Quoting wedgetail737 (Reply 6):
SEA-PHX

Saw one at PHX the other day.
http://flightaware.com/live/findflight/KSEA/KPHX/

if you look at AS only, you can see that occasionally the flight is operated by a 739.
Like this one: http://flightaware.com/live/flight/A...6/history/20120618/2040Z/KSEA/KPHX



One of the FB admins for PHX Spotters. "Zach the Expat!"
User currently offlineha763 From United States of America, joined Jan 2003, 3596 posts, RR: 6
Reply 9, posted (1 year 10 months 22 hours ago) and read 4802 times:
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Quoting wedgetail737 (Reply 6):
It'll be interesting what kind of airplane shuffling will go on when the 737-900ER's come online. Will some go on the higher-capacity Mainland-Hawaii routes.

Unless they get at least 1 aux fuel tank installed, I doubt it. CO had to heavily weight restrict their 737-900ER when they used them LAX-Hawaii to the point where they need a LF over 100% just to breakeven. CO quickly changed the flights back to the 737-800.


User currently offlineSANFan From United States of America, joined Aug 2006, 5221 posts, RR: 14
Reply 10, posted (1 year 10 months 22 hours ago) and read 4728 times:

The specific a/c model scheduled for each flight is available on the website thru either the schedule display or the booking engine, but not on the .PDF timetable. (You will generally have to click on "details" or "seats" to see the a/c type but the info is there.) Of course there are, as has been discussed on other threads, substitutions of a/c models all the time.

bb


User currently onlineEA CO AS From United States of America, joined Nov 2001, 13248 posts, RR: 62
Reply 11, posted (1 year 10 months 20 hours ago) and read 4605 times:
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Quoting ha763 (Reply 9):
Quoting wedgetail737 (Reply 6):It'll be interesting what kind of airplane shuffling will go on when the 737-900ER's come online. Will some go on the higher-capacity Mainland-Hawaii routes.
Unless they get at least 1 aux fuel tank installed, I doubt it.

And none will.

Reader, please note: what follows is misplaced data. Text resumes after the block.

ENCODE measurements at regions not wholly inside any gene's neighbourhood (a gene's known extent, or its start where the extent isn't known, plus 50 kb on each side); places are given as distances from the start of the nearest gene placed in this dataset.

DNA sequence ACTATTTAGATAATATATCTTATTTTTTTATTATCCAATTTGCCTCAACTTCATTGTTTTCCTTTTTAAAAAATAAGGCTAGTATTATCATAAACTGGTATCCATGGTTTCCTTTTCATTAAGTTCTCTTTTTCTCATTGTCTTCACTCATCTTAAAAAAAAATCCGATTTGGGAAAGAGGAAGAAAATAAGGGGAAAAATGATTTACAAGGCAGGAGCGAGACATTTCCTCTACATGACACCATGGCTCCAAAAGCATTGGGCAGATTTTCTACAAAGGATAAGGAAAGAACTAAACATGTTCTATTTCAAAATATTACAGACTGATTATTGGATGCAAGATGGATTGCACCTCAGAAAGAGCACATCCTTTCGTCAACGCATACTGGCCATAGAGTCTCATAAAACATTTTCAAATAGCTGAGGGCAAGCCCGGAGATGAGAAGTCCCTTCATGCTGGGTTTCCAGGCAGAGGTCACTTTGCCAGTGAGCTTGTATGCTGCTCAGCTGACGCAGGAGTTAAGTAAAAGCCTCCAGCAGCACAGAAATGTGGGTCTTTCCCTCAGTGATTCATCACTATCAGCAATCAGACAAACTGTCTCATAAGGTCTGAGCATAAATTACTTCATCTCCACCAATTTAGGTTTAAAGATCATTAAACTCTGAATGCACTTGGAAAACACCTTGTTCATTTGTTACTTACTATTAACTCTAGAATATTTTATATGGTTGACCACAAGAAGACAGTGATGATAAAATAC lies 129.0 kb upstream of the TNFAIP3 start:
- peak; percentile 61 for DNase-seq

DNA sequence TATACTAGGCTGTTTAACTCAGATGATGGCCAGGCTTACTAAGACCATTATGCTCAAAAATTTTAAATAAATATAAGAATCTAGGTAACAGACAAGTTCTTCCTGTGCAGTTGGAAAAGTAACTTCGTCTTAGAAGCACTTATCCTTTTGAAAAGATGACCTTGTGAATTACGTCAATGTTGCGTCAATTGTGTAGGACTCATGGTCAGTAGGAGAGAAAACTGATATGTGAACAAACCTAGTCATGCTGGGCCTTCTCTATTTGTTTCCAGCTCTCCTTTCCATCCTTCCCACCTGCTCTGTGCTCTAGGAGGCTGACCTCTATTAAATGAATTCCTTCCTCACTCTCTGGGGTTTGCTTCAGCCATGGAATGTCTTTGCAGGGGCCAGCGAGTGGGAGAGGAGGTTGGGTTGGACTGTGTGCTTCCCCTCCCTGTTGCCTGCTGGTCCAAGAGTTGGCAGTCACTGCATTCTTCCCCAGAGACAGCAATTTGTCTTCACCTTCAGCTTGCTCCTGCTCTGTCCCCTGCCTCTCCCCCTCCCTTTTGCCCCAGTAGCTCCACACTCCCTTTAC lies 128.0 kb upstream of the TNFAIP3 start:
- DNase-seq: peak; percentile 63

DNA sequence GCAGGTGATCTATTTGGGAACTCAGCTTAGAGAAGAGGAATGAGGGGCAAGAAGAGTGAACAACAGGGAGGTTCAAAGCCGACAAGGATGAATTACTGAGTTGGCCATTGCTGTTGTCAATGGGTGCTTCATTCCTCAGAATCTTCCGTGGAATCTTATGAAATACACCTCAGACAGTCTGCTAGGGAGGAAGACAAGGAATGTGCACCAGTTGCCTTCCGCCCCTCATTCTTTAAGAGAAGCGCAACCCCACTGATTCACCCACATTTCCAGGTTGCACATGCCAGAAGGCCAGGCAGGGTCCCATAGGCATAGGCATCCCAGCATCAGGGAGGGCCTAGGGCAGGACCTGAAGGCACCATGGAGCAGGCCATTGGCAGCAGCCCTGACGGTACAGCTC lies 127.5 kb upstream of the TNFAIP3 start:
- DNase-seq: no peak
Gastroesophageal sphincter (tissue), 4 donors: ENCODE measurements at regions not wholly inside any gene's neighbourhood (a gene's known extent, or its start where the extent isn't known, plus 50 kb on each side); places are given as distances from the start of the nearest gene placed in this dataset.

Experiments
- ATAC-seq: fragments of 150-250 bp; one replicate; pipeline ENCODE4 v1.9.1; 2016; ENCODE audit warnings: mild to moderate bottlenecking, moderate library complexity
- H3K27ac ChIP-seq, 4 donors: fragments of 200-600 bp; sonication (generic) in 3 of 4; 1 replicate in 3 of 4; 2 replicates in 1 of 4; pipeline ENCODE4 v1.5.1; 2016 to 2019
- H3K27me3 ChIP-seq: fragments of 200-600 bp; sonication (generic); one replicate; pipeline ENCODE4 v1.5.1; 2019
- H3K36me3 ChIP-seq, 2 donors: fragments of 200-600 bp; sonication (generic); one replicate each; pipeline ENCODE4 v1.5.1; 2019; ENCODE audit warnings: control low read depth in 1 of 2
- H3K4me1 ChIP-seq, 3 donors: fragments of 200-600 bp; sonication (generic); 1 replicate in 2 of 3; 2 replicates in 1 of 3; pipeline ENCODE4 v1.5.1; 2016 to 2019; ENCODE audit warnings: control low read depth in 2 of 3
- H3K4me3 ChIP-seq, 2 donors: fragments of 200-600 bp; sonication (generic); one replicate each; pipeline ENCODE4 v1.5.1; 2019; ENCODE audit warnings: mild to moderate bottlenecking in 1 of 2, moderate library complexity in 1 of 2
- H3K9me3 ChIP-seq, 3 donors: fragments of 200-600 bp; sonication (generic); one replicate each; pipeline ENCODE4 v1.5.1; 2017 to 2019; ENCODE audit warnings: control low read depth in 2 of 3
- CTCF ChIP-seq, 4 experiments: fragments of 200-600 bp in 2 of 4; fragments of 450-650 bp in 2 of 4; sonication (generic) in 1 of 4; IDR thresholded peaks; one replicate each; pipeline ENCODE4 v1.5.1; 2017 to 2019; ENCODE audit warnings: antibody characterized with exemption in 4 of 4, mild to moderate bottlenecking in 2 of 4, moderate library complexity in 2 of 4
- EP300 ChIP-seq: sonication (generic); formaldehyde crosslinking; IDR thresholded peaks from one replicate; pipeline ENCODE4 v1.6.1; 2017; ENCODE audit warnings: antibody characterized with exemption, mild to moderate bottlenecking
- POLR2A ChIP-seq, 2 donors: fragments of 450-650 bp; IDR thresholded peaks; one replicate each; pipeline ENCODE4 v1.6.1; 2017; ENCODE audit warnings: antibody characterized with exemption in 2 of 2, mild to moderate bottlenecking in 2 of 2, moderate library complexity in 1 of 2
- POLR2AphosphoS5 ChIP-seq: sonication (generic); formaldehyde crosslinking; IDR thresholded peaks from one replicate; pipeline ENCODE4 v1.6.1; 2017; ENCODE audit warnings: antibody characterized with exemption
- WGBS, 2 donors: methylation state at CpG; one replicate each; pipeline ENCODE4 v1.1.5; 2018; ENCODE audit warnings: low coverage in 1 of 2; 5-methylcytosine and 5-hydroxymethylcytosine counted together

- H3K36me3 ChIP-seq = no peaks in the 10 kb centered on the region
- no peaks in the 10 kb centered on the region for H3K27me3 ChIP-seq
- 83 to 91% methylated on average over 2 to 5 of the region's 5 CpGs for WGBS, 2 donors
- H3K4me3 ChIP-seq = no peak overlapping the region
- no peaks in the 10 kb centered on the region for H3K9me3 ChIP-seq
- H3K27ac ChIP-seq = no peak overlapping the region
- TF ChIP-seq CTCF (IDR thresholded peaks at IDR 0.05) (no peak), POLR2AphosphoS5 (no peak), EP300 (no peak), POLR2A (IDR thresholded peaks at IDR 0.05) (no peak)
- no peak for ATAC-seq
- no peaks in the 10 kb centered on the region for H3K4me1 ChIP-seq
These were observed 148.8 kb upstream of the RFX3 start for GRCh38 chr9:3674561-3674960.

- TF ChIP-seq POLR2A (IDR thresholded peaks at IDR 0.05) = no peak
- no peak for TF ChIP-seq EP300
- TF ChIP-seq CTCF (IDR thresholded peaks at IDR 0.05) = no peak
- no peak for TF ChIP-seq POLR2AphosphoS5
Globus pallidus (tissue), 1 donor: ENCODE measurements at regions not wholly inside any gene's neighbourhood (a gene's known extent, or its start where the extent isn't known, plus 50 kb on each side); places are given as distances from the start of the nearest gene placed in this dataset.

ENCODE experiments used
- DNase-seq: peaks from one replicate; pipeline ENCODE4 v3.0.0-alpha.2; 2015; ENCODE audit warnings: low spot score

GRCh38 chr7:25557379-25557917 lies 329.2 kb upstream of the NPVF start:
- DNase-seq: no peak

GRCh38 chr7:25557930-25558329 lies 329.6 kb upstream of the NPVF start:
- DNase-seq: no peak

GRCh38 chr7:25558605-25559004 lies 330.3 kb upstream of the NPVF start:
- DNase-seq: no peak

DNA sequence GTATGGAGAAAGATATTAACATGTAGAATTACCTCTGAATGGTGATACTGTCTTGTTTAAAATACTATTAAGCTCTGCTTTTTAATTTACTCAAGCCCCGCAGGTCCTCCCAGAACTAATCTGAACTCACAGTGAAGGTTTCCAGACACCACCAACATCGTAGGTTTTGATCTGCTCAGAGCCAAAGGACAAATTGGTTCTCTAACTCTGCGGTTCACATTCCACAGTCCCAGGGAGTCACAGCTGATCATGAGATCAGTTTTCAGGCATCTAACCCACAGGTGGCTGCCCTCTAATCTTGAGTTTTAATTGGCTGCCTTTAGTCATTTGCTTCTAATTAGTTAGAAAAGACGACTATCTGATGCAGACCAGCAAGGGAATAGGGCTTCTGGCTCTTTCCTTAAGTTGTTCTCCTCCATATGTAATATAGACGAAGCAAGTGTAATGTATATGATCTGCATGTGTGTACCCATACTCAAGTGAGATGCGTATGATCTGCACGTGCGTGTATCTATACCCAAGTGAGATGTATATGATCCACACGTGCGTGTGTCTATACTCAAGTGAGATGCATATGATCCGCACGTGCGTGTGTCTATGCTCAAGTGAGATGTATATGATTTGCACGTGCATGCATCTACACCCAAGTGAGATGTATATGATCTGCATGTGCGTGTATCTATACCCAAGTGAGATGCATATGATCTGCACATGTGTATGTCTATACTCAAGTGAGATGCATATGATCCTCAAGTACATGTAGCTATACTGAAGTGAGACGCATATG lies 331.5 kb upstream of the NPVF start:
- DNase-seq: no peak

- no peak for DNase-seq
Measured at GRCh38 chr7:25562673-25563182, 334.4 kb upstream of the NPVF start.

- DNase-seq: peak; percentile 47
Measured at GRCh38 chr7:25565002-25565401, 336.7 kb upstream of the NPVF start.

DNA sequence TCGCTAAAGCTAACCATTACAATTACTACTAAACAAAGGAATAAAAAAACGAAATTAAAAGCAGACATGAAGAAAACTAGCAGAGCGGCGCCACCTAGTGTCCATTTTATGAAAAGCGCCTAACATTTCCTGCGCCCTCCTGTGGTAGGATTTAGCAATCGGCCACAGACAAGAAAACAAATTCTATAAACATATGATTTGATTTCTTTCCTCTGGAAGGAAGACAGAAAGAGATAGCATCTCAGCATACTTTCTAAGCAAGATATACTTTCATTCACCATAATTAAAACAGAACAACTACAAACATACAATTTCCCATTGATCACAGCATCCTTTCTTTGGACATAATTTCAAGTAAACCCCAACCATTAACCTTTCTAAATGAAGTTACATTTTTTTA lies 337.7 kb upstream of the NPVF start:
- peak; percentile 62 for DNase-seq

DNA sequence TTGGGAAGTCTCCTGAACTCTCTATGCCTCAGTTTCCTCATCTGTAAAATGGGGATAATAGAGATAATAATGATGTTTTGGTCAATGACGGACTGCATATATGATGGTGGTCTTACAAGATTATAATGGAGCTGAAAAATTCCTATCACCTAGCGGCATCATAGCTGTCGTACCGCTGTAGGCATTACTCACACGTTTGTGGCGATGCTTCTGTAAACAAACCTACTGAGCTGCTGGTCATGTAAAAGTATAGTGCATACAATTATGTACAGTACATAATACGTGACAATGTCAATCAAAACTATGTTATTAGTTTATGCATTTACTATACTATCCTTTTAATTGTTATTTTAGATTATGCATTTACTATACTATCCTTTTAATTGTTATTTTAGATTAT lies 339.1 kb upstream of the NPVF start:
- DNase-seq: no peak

"In this present crisis, government is not the solution to our problem - government IS the problem." - Ronald Reagan
User currently offlineyeelep From United States of America, joined Apr 2011, 632 posts, RR: 0
Reply 12, posted (1 year 10 months 19 hours ago) and read 4447 times:

No aux tanks from what Iv'e heard, but at least some will be delivered certified for ETOPS. So, if not Hawaii, then where?

User currently offlineRoseflyer From United States of America, joined Feb 2004, 9372 posts, RR: 52
Reply 13, posted (1 year 10 months 13 hours ago) and read 4101 times:

Quoting ha763 (Reply 9):
Unless they get at least 1 aux fuel tank installed, I doubt it. CO had to heavily weight restrict their 737-900ER when they used them LAX-Hawaii to the point where they need a LF over 100% just to breakeven. CO quickly changed the flights back to the 737-800.

The comment about needing a 100%LF doesn’t make sense to me. UA still operates the 739ER into HNL from LAX. If an airplane is weight restricted, how could they have a 100% load factor? Are you talking about a 100% capacity capped load factor? UA has no shortage of cargo capacity to the islands, so they aren’t leaving cargo behind.

If UA was struggling to earn money using the 739ER because of range or fuel tank capacity, then I would think they would use a different airplane. They have ETOPS 738s and ETOPS 757s that they could use.

[Edited 2012-06-19 08:52:09]


If you have never designed an airplane part before, let the real designers do the work!
User currently offlineBoeingGuy From United States of America, joined Dec 2010, 2878 posts, RR: 7
Reply 14, posted (1 year 10 months 13 hours ago) and read 3988 times:

AS had a 739 on all flights to PVR a few years ago, including the seasonal PVR-SEA. That route was so borderline on range that they had to offload a bunch of luggage and route it through LAX for weight reasons. That was no appropriate equipment for that flight. A 738 would have been the right choice.